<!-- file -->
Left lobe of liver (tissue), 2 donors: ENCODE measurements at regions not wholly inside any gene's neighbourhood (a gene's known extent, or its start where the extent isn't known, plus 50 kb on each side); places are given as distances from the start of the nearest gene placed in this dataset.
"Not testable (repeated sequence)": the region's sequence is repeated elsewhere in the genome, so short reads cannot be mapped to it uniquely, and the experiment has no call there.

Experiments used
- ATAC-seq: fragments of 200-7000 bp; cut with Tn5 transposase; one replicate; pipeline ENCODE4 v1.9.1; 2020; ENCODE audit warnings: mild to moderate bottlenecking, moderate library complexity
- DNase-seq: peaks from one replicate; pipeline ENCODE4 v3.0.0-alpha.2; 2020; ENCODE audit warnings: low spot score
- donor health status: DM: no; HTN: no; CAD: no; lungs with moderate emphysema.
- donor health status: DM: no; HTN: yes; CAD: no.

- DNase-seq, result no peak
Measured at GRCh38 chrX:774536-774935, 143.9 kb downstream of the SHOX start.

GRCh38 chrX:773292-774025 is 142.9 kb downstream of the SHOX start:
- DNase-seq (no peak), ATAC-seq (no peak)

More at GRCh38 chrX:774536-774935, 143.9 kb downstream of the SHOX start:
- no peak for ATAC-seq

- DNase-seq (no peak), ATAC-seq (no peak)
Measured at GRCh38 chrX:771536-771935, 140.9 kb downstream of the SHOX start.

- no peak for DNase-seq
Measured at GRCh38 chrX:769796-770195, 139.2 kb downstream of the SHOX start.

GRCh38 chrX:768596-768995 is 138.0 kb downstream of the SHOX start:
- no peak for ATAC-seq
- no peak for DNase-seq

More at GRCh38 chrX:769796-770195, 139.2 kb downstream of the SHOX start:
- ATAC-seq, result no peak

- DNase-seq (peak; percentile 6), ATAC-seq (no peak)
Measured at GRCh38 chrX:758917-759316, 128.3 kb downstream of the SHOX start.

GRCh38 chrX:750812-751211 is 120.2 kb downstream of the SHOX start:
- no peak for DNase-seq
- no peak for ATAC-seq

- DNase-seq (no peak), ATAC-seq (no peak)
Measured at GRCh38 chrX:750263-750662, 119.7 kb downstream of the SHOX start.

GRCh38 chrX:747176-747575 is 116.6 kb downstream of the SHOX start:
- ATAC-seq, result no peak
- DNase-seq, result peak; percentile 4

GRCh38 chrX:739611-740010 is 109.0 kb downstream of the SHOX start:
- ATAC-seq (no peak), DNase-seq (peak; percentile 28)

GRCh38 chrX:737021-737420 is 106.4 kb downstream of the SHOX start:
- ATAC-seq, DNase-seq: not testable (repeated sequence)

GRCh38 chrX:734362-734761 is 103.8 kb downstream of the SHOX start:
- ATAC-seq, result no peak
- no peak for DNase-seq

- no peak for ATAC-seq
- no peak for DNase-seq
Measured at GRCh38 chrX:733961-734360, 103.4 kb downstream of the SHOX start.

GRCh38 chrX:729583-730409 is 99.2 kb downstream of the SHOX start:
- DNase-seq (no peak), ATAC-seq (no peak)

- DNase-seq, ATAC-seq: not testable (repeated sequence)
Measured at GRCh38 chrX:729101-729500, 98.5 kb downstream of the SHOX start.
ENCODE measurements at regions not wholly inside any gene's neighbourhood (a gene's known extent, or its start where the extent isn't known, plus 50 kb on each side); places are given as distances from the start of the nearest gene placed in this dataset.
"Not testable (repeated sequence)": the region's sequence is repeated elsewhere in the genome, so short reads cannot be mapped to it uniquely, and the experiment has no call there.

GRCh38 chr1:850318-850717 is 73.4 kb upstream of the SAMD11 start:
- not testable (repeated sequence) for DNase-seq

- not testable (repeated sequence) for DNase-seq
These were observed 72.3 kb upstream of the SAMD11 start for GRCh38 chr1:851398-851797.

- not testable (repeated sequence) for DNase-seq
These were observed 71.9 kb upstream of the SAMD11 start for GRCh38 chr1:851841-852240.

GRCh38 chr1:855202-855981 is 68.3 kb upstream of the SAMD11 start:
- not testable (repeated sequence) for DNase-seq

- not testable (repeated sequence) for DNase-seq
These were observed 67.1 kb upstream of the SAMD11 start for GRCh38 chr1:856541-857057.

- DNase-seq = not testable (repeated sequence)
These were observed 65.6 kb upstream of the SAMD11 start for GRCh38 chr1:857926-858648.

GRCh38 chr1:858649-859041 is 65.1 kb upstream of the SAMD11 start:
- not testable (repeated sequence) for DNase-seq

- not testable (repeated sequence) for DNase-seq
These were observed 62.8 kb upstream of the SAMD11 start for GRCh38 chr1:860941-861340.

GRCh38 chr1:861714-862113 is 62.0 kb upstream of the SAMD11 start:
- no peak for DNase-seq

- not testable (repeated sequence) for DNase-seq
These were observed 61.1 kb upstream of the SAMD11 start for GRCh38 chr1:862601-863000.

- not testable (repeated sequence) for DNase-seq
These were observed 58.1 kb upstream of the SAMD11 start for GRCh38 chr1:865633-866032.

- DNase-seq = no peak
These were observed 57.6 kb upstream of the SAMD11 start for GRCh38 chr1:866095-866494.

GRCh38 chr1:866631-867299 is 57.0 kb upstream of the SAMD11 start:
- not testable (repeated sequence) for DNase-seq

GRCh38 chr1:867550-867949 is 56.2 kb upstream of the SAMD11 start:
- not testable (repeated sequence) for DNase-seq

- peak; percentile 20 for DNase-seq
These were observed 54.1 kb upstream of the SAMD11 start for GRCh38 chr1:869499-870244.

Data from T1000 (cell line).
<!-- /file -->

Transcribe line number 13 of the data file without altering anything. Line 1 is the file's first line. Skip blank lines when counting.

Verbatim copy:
- no peak for ATAC-seq